Young toddlers are not generally capable of calming themselves down – they’ll need your support. (Learn how here.) But as our children move into their preschool years, we can begin teaching them more about how to soothe their own upsets.
The first step in calming emotions is to have an understanding of what emotions are and how they feel in our bodies. You can read here about Understanding Feelings and learn more about Emotional Literacy here.
Here are tips to help your child learn about emotional regulation:
- Label their mood when they are calm and relaxed, talk about their facial expressions and body language that tell you they’re relaxed, so they know this is what they are hoping to get back to.
- Help them notice early cues that they are feeling upset. It’s much easier to manage feelings when they’re little.
- Help them understand that all emotions are normal and natural. Sometimes we’re happy, and sometimes we’re sad or angry and that’s OK. But sometimes our emotions lead us to behave in ways that cause problems. So, we’re not trying to say “you can never be mad”, we are focusing on ways to express and work with that anger that don’t harm them or anyone/anything else.
- Model positive self-talk. “I am frustrated, but I can calm down.” “I am feeling scared about trying something new, but I’m going to try it anyway. I bet it will be fun in the end.”
- Give them examples of positive self-talk they can use themselves: “I can keep calm when things are hard.” “Take three breaths.” “I can handle this.” “He didn’t mean to hurt me. It was an accident.” “Everyone makes mistakes, I just have to help clean it up.”
- Help them think of “happy thoughts” they can focus on when they’re feeling sad.
- The Incredible Years program recommends “the turtle technique.” Tell your child to imagine she has a shell she can retreat into. She can imagine going into the shell, taking three deep breaths, and saying to herself “Stop, take a deep breath, calm down.” As she takes the deep breaths, she can focus on pushing out some of the air to her arms and legs so she can relax her muscles. She can then continue positive self talk and breathing till she’s calm enough to come out and try again. Here’s a children’s book about the turtle technique.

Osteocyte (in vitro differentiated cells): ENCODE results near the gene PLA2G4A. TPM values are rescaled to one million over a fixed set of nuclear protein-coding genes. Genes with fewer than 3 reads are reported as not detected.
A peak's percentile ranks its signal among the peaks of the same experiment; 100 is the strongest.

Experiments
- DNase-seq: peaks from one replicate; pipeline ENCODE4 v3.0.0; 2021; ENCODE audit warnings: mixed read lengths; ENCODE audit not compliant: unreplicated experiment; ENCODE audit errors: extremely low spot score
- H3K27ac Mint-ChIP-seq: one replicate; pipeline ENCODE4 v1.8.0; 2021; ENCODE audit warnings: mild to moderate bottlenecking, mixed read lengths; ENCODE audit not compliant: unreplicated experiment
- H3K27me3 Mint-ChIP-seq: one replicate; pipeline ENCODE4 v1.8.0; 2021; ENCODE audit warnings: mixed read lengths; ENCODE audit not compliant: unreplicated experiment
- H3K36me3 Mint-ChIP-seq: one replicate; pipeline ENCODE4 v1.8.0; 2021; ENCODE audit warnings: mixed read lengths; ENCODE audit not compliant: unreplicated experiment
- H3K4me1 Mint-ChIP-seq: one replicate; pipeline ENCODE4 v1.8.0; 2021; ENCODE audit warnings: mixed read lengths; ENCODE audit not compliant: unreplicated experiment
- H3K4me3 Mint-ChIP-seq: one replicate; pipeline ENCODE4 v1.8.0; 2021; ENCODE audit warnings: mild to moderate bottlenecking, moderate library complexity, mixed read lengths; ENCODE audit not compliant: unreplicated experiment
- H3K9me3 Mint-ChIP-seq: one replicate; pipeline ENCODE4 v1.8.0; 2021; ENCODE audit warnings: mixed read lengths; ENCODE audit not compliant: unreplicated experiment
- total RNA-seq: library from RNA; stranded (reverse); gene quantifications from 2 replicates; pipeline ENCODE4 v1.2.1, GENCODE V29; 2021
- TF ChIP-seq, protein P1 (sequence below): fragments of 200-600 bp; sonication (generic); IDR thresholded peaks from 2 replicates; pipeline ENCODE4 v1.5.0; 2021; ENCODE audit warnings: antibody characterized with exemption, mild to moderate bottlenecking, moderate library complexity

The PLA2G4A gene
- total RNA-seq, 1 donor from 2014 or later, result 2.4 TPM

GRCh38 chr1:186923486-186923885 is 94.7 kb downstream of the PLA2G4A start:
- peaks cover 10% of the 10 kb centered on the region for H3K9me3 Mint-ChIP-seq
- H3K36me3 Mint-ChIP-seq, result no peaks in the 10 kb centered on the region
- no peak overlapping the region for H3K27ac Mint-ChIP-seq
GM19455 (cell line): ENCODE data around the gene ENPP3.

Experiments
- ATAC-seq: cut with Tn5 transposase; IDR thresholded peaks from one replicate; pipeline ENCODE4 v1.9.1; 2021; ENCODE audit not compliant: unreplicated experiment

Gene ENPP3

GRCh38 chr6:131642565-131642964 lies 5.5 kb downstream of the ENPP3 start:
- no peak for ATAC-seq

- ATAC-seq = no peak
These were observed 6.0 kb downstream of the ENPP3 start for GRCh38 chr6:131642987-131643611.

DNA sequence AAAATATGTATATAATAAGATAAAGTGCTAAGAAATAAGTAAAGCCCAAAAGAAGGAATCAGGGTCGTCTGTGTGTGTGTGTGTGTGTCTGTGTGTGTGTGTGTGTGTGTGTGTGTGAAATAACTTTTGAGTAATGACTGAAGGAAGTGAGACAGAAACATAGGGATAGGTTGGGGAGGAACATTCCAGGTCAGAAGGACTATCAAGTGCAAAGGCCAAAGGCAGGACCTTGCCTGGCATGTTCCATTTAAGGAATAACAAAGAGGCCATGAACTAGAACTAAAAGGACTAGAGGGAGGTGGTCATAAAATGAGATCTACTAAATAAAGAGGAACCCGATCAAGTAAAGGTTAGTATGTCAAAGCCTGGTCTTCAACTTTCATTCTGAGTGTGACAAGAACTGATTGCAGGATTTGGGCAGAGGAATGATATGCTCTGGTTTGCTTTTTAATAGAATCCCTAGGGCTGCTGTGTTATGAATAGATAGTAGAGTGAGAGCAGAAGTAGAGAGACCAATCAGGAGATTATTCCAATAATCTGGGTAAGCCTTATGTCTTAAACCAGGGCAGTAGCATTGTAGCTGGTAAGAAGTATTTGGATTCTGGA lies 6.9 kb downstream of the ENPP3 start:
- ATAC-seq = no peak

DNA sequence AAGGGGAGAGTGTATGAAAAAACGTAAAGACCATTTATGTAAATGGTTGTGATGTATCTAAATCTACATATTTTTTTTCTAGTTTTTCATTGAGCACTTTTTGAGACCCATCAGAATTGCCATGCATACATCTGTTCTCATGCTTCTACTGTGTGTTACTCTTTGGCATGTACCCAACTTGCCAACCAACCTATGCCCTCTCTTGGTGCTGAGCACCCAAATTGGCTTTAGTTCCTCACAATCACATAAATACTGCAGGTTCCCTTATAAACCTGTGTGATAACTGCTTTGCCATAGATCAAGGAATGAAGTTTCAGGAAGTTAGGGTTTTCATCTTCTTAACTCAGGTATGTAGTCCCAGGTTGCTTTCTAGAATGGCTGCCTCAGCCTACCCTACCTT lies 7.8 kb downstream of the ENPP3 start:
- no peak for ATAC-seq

- Praise your child when s/he successfully manages and recovers from negative feelings.
- Remember to focus on the positive feelings they have when they’re calm, and on the strategies they use to get there, than you focus on the negative behaviors. If we give lots of attention to negative behaviors, we “feed the monster.” Instead, give attention to what you want to see more of.
Teaching Appropriate Expression of Emotions
Search online for images of “calm down for kids.” You’ll find lots. Print your favorite to use with your child, or even better, make a customized list / diagram of calming tools that work well for your child.
Some helpful ideas to consider are: Deep breaths, blowing bubbles (really blowing bubbles or even just pretending to), taking a deep breath and pretending to blow out birthday candles. Running, jumping, dancing, tensing up muscles then relaxing them, or doing “heavy work” – activities that use their muscles. Quiet time, time out, cuddles, holding a stuffed animal, wrapping up in a blanket. Sensory play. Using their imagination… Don’t pick the things that you like to use. Choose the tools that help your child to calm. Make sure they have some they can use outside of the home, whether that’s at school or on the playground.
You could also download free these anger management strategy cards. Make your child a deck of the cards that you know are effective for them.